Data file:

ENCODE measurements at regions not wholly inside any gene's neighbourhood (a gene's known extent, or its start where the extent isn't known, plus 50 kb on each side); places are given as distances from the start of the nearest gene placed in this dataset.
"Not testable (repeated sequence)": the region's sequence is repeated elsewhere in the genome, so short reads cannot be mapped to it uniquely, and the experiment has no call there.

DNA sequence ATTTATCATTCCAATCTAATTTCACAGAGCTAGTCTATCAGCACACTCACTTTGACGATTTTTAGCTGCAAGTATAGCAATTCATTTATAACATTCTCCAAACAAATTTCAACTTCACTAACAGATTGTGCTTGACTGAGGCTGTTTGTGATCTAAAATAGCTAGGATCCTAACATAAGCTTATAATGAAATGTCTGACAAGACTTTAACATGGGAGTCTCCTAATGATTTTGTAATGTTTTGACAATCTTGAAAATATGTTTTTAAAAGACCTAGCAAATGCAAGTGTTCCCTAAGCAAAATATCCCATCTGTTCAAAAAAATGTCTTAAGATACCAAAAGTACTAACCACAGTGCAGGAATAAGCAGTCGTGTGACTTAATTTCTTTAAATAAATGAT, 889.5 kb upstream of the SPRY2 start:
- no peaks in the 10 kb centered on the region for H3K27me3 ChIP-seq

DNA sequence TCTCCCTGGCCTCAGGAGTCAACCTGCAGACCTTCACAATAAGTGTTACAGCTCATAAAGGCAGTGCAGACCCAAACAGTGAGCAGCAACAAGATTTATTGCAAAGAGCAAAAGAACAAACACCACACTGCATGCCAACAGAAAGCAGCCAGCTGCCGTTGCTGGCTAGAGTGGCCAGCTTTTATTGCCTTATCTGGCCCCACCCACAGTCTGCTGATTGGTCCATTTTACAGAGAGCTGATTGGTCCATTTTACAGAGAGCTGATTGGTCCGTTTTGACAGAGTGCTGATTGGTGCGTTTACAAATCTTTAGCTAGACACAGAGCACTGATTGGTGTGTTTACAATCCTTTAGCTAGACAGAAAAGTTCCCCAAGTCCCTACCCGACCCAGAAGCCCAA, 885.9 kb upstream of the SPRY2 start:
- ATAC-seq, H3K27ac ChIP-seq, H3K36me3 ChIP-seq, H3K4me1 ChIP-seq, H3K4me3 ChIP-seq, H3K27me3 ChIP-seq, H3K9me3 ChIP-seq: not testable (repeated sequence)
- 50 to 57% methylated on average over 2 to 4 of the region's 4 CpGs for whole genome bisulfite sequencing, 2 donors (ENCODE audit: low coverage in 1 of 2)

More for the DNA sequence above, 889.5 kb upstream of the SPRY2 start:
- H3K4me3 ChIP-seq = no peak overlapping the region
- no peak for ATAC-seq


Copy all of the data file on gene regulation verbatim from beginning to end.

ENCODE measurements at regions not wholly inside any gene's neighbourhood (a gene's known extent, or its start where the extent isn't known, plus 50 kb on each side); places are given as distances from the start of the nearest gene placed in this dataset.
"Not testable (repeated sequence)": the region's sequence is repeated elsewhere in the genome, so short reads cannot be mapped to it uniquely, and the experiment has no call there.

DNA sequence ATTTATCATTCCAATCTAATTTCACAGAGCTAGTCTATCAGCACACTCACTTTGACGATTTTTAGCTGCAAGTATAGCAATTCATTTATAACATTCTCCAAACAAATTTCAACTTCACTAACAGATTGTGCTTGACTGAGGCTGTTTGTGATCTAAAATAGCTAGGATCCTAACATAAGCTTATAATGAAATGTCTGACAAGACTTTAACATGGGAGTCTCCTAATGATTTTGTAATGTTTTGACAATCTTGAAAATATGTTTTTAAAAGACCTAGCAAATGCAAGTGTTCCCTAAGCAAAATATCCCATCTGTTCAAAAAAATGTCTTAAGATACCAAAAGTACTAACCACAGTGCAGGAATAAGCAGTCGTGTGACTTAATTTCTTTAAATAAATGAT, 889.5 kb upstream of the SPRY2 start:
- no peaks in the 10 kb centered on the region for H3K27me3 ChIP-seq

DNA sequence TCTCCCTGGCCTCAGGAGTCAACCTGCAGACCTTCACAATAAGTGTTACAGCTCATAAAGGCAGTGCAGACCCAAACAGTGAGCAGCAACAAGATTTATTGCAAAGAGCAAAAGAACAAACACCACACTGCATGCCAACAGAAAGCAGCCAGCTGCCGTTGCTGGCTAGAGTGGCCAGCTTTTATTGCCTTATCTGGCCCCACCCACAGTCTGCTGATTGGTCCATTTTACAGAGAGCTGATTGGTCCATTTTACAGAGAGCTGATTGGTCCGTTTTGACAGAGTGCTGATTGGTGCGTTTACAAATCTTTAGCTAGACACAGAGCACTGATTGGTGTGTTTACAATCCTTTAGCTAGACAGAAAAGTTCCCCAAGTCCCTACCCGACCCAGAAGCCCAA, 885.9 kb upstream of the SPRY2 start:
- ATAC-seq, H3K27ac ChIP-seq, H3K36me3 ChIP-seq, H3K4me1 ChIP-seq, H3K4me3 ChIP-seq, H3K27me3 ChIP-seq, H3K9me3 ChIP-seq: not testable (repeated sequence)
- 50 to 57% methylated on average over 2 to 4 of the region's 4 CpGs for whole genome bisulfite sequencing, 2 donors (ENCODE audit: low coverage in 1 of 2)

More for the DNA sequence above, 889.5 kb upstream of the SPRY2 start:
- H3K4me3 ChIP-seq = no peak overlapping the region
- no peak for ATAC-seq